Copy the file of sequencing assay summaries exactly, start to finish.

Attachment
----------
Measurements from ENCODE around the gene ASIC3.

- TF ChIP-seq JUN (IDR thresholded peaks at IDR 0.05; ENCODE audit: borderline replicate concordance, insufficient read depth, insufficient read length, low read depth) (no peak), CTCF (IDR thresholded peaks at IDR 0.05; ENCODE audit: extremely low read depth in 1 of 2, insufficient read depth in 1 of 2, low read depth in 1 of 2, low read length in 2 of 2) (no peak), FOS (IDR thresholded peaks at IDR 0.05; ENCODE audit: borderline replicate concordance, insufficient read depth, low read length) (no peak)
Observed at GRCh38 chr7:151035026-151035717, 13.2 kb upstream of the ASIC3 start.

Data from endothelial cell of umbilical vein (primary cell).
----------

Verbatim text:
Measurements from ENCODE around the gene ASIC3.

- TF ChIP-seq JUN (IDR thresholded peaks at IDR 0.05; ENCODE audit: borderline replicate concordance, insufficient read depth, insufficient read length, low read depth) (no peak), CTCF (IDR thresholded peaks at IDR 0.05; ENCODE audit: extremely low read depth in 1 of 2, insufficient read depth in 1 of 2, low read depth in 1 of 2, low read length in 2 of 2) (no peak), FOS (IDR thresholded peaks at IDR 0.05; ENCODE audit: borderline replicate concordance, insufficient read depth, low read length) (no peak)
Observed at GRCh38 chr7:151035026-151035717, 13.2 kb upstream of the ASIC3 start.

Data from endothelial cell of umbilical vein (primary cell).